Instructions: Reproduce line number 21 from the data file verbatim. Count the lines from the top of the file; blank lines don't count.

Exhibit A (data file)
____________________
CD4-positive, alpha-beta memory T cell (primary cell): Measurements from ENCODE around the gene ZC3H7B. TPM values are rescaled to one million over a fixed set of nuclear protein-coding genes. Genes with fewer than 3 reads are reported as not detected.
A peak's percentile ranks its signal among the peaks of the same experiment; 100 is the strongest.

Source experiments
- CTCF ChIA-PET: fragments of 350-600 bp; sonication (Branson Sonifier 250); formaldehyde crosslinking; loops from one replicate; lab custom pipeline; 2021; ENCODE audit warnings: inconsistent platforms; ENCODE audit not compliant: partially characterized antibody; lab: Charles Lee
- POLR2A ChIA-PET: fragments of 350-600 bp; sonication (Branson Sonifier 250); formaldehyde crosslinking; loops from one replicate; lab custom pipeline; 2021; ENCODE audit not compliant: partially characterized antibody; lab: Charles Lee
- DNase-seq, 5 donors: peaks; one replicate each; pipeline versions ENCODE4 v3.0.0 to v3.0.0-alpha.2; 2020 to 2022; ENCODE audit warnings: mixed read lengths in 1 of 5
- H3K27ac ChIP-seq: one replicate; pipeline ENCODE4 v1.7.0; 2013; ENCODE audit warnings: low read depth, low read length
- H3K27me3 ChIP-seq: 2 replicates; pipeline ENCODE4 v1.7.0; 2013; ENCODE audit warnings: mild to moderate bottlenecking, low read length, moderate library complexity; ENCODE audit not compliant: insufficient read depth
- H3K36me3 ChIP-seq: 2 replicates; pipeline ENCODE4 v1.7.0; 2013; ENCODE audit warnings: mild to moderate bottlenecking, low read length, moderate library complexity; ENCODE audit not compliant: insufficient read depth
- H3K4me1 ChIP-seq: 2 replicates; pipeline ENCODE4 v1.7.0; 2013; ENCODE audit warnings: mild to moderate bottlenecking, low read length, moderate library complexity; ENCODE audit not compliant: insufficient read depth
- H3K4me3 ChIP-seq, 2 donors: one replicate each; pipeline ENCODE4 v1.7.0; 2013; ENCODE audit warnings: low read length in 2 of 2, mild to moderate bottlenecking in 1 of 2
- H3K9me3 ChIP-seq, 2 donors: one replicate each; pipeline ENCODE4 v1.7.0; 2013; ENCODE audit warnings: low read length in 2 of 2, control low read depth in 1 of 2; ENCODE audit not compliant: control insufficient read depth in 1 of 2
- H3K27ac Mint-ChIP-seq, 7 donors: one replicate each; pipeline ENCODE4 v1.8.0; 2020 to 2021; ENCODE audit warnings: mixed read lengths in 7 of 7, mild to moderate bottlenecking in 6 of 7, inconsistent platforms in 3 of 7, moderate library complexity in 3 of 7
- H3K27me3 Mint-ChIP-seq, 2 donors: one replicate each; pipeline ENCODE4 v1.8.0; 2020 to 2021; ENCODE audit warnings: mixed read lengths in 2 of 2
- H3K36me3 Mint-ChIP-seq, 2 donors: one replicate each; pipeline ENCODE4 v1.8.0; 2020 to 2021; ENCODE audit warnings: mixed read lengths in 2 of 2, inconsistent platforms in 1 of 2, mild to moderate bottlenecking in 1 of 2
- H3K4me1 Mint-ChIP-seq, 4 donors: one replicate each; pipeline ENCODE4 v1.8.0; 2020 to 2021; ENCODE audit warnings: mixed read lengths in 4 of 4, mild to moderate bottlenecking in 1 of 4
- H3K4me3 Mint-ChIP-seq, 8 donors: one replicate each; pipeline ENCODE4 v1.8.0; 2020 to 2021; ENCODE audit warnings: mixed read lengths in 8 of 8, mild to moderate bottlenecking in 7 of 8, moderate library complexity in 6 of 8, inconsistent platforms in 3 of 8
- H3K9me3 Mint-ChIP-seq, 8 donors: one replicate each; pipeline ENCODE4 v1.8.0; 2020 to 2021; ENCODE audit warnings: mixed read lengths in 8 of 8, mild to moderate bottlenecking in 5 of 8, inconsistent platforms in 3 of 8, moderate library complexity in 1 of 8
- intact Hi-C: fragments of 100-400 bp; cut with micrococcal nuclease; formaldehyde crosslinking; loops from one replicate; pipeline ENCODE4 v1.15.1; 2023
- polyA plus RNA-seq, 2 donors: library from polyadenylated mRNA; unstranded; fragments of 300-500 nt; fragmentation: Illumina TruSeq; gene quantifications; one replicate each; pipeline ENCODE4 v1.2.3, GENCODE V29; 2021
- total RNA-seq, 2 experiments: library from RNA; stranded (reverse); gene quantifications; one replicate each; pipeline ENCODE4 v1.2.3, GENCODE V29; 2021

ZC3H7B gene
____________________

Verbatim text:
- total RNA-seq, 2 experiments: library from RNA; stranded (reverse); gene quantifications; one replicate each; pipeline ENCODE4 v1.2.3, GENCODE V29; 2021